United States: Settling Your Divorce And Keeping Control Over Your Life

Clients often raise three major complaints about the divorce process: 1) how long it takes; 2) how much it costs; and 3) the complete lack of control they feel over their lives while the process plays out. Most clients fail to appreciate that all three of these issues are directly related to a desire (or need) to litigate disputed issues in the case. How long it takes to complete the divorce process and how much it is going to cost is largely driven by the number and complexity of the disputed issues in play (although other factors such as anger-driven litigation, games-playing, or even the simple need to give the other party a chance to emotionally "catch-up" to the reality of the divorce often play a critical role). The disconcerting lack of control that clients often experience during divorce is also directly linked to disputes in the divorce case. As I often warn clients, to the extent that there is no agreement on a particular issue in their case and it remains actively disputed – whether that issue is who gets to stay in the family home or how much each parent is going to see the kids – then the parties are ceding control over that issue to their attorneys or, ultimately, to the Court. Either way, some stranger with no familiarity with them or their lives – and very little time to learn anything about either – is going to make important decisions for them and their children that will control their lives for a long time to come. That should be a scary thought.

As should be readily obvious, a primary remedy for avoiding lengthy and costly divorces – and that out-of-control feeling that many divorcing parties experience – is to settle disputed issues as early as possible. While many clients come to me with the idea of immediately going to "mediation" – which is apparently the popular trending idea among people thinking about divorce – settling a divorce case is actually a step-by-step process, mediation only being one of those steps (and by far not the first). I advise clients who are thinking about a divorce or who are at the initial stages of a divorce to use the following step-by-step method for settling their cases as quickly and as cheaply as possible:

  1. Step One: The Kitchen Table Conference. Clients simply set a time (when the kids aren't around) to go through all their assets and debts and discuss how they want to divide them.

    They should start with the easiest items first and gradually move to the more difficult items. As agreements are reached on certain assets or debts, they should be written down. The purpose of this exercise is to arrive at agreements on as many items as possible. Arguing over an item is not constructive and should be avoided. If an agreement cannot be readily reached on a particular item, put it aside and move onto the next item. At the end of the day, there should be two lists of items: those on which agreements have been made and those that remain unresolved. [Note that this approach only works if the parties can talk constructively. If that is not possible - or there is a history of violence – then this approach should not be used.]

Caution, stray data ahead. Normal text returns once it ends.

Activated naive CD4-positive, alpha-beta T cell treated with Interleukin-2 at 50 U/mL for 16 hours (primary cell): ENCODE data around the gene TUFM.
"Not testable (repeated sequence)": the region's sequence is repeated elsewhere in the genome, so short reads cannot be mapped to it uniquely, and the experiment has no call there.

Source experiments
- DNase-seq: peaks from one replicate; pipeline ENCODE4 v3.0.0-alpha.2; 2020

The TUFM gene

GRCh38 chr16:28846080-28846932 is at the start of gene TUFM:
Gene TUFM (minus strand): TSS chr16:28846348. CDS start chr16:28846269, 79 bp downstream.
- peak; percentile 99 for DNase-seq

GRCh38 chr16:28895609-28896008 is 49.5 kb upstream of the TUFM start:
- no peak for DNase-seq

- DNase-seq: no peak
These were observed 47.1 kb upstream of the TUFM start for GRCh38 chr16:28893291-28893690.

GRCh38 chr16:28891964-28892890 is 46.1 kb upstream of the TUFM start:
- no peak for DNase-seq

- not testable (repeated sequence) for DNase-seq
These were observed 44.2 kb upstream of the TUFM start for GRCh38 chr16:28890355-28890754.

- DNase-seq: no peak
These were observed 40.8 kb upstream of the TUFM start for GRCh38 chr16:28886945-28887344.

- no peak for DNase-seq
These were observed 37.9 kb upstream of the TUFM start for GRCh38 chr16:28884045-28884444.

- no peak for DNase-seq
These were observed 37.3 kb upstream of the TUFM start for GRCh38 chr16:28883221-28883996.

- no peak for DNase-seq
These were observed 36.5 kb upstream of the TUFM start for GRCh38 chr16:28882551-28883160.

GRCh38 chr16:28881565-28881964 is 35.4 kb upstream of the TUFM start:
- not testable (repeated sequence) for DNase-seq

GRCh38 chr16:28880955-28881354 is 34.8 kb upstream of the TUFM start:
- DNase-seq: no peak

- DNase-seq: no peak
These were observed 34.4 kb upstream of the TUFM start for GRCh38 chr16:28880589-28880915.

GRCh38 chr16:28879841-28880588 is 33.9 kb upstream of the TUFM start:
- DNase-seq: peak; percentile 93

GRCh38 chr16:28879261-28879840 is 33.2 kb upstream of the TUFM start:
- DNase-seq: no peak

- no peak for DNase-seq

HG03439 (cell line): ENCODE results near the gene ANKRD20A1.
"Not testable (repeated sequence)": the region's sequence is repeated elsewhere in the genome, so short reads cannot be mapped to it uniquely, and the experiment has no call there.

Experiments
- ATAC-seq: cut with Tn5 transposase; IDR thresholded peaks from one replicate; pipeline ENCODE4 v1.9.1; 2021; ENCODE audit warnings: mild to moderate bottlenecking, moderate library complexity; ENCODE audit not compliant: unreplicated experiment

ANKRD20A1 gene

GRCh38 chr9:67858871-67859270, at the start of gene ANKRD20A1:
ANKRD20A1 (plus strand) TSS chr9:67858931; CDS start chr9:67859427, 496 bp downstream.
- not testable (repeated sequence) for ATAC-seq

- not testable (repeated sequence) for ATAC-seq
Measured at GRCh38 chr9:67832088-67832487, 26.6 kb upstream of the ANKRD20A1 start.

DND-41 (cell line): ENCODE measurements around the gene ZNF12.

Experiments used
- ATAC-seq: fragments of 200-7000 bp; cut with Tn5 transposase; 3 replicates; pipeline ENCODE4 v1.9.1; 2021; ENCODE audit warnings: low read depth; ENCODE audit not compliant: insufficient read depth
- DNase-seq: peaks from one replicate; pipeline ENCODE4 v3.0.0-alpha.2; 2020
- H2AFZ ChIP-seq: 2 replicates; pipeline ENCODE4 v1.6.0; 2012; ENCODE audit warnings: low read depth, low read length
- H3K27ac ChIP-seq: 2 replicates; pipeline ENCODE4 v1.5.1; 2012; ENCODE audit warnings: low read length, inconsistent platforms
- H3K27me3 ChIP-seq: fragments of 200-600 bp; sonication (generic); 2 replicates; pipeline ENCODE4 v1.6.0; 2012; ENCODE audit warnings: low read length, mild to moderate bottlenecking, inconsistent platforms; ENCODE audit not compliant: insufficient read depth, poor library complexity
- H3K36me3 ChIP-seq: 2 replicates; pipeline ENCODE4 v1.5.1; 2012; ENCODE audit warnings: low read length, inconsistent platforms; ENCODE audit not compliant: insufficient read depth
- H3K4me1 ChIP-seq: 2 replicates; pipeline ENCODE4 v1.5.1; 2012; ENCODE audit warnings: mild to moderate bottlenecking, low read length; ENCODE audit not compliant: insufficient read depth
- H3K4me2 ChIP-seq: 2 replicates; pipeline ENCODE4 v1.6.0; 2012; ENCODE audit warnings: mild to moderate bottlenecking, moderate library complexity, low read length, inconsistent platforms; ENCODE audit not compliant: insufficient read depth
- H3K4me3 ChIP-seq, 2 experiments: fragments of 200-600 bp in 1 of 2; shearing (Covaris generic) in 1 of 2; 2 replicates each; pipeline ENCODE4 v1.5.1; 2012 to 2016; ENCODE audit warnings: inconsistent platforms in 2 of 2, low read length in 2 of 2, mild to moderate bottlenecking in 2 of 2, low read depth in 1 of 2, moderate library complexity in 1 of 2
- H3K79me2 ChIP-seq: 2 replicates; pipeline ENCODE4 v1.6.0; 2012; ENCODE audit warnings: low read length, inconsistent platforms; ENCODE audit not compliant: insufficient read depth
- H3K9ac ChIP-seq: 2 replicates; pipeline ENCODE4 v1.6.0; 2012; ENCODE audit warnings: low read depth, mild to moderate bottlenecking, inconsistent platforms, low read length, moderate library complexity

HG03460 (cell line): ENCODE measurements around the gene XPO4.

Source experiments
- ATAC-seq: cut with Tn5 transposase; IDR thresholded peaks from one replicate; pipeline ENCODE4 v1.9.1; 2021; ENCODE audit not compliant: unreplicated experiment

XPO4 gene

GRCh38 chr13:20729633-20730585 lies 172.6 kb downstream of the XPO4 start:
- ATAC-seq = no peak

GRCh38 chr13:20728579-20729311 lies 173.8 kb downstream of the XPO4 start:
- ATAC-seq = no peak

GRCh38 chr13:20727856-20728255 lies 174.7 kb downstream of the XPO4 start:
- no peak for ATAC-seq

2. Step Two: Attorney Consultation. Once the parties have reached agreements on certain items, they should confer with their attorneys and have their agreements properly memorialized. The attorneys can also, with their clients' blessings, attempt to resolve some of the remaining disputes through attorney to attorney negotiation. If the kitchen table conference is not plausible, then this is often the first step to resolving issues.
  3. Step Three: The Four-way Informal Settlement Conference. The parties and their attorneys meet in an attempt to negotiate a resolution to the remaining issues in their case. This sometimes occurs in a face-to-face meeting. However, more often than not, the parties are kept in separate conference rooms and the attorneys go back and forth relaying offers and counter offers.
  4. Step Four: Mediation. This process is a lot like the four-way settlement conference described above - except that there is an independent mediator who will generally shuttle back and forth between the two parties and their counsel and attempt to negotiate a settlement on all issues. If agreements are reached, they are written down or recorded. At least in Arizona, where I practice, there are two types of mediation: court-sponsored and private. Court-sponsored mediation is free - but is usually scheduled for a limited period of time (2 to 2½ hours) and the parties do not get to pick the mediator or the date. Private mediation is more expensive, because parties have to pay the mediator, but it is usually more effective as the parties can select the mediator, the amount of time for the mediation, and the date.
  5. Step Five: Arbitration. Mediation and arbitration are two very different things. Mediation is a settlement conference where neither party is obligated to settle. Arbitration is a private trial before a mutually selected "private judge" who will hear the evidence and render a binding decision. Arbitration is often a viable alternative to a regular court trial to resolve issues.
  6. Collaborative Divorce. This is a recent concept where each party is represented by a "team" of professionals, including an attorney, who will work together to resolve the case without litigation. The parties contractually pledge not to litigate their case and must find a new attorney if they choose to litigate. I personally think this is an unnecessarily expensive and cumbersome process that is no more effective at resolving issues than the procedure outlined above.

The content of this article is intended to provide a general guide to the subject matter. Specialist advice should be sought about your specific circumstances.

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